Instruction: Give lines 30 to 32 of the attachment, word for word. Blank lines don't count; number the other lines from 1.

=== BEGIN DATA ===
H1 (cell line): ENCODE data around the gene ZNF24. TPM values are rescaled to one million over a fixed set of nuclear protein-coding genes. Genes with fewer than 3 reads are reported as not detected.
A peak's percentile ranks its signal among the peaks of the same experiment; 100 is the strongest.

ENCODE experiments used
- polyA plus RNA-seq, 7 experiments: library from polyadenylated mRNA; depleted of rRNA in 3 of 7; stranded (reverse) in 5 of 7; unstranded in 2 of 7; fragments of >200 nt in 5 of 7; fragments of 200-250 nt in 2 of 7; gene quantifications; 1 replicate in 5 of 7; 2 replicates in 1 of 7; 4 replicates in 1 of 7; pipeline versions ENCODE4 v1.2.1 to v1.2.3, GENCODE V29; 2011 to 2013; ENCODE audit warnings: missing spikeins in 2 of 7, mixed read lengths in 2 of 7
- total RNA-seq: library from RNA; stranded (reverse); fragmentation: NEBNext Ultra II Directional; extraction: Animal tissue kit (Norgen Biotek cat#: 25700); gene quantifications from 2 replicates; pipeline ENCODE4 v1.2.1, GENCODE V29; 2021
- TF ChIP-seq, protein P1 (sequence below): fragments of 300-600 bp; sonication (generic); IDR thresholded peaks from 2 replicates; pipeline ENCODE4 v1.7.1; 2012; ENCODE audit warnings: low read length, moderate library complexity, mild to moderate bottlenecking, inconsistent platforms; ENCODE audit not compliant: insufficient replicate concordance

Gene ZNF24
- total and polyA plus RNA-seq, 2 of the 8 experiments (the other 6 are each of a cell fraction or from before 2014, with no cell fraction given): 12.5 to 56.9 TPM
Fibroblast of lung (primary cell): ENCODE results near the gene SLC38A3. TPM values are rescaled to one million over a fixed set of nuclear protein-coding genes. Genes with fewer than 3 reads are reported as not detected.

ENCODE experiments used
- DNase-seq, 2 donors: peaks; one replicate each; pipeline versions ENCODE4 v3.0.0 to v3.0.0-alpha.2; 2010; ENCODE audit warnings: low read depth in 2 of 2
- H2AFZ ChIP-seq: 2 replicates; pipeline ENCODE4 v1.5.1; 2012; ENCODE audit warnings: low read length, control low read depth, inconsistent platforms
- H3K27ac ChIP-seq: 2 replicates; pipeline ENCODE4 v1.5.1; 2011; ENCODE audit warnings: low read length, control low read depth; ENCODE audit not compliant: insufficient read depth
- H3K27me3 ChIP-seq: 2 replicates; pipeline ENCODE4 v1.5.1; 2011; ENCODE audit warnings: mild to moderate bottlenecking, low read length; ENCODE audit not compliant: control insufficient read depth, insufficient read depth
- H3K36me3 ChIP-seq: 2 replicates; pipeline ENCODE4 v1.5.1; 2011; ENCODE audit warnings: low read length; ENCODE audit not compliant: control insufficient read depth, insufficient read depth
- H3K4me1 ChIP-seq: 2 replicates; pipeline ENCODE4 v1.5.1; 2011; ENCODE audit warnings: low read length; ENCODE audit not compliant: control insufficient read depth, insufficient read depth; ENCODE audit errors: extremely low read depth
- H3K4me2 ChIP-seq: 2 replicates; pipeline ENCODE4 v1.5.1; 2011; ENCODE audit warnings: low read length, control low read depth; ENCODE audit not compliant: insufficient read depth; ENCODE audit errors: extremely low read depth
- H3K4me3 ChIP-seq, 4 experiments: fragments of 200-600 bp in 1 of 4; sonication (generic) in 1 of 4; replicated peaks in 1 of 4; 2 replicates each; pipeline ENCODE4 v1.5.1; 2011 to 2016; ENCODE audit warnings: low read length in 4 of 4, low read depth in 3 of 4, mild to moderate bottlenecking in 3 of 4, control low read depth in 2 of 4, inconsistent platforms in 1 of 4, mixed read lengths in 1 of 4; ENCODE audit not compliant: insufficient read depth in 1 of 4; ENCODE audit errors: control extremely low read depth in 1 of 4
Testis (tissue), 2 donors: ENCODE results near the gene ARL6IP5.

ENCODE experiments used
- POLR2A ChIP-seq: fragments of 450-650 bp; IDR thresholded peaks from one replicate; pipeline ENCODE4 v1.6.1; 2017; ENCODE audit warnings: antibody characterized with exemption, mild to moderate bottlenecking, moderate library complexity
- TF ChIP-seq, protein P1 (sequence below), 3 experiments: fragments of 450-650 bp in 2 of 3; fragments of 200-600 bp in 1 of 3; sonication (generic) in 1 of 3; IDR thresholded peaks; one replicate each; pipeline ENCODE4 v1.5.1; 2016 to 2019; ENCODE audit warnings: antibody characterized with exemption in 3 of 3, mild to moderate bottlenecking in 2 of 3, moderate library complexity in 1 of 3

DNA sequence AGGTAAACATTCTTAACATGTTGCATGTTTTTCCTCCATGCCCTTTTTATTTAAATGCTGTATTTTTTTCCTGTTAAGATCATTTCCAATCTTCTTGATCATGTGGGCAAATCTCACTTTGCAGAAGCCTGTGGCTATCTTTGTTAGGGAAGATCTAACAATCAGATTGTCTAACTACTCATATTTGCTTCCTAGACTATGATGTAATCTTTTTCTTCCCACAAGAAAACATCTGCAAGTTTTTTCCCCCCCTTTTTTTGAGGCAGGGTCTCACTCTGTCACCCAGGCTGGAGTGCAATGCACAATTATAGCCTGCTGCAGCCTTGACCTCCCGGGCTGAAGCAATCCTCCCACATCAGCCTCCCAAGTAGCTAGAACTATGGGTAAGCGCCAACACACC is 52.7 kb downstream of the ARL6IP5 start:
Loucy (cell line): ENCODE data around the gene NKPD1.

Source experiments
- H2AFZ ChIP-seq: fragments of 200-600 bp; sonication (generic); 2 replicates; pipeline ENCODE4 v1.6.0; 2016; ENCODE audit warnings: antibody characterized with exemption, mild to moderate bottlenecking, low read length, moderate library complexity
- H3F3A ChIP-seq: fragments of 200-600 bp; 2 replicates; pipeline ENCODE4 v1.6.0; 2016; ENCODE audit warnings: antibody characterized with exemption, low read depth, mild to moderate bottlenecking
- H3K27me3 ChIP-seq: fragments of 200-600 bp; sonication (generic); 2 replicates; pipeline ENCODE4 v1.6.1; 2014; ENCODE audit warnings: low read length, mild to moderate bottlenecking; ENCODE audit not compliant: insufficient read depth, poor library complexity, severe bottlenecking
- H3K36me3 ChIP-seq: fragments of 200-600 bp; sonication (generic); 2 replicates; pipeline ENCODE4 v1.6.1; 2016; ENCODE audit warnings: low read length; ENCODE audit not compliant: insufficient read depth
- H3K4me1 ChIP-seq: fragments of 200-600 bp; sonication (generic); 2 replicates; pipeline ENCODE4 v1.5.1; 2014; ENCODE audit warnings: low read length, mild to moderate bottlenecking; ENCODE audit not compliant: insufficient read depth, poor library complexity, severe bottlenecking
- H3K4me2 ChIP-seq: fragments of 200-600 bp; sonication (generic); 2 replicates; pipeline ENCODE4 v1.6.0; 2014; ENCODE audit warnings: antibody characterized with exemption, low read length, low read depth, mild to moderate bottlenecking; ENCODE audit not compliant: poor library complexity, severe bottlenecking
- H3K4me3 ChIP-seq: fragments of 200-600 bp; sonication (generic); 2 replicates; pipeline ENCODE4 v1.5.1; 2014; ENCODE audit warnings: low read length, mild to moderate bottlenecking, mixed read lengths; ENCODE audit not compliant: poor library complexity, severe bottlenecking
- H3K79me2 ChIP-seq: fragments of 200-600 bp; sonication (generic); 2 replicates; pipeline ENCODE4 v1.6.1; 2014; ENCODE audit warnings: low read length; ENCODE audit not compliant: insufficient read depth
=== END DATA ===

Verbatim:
- H3K4me1 ChIP-seq: fragments of 200-600 bp; sonication (generic); 2 replicates; pipeline ENCODE4 v1.5.1; 2014; ENCODE audit warnings: low read length, mild to moderate bottlenecking; ENCODE audit not compliant: insufficient read depth, poor library complexity, severe bottlenecking
- H3K4me2 ChIP-seq: fragments of 200-600 bp; sonication (generic); 2 replicates; pipeline ENCODE4 v1.6.0; 2014; ENCODE audit warnings: antibody characterized with exemption, low read length, low read depth, mild to moderate bottlenecking; ENCODE audit not compliant: poor library complexity, severe bottlenecking
- H3K4me3 ChIP-seq: fragments of 200-600 bp; sonication (generic); 2 replicates; pipeline ENCODE4 v1.5.1; 2014; ENCODE audit warnings: low read length, mild to moderate bottlenecking, mixed read lengths; ENCODE audit not compliant: poor library complexity, severe bottlenecking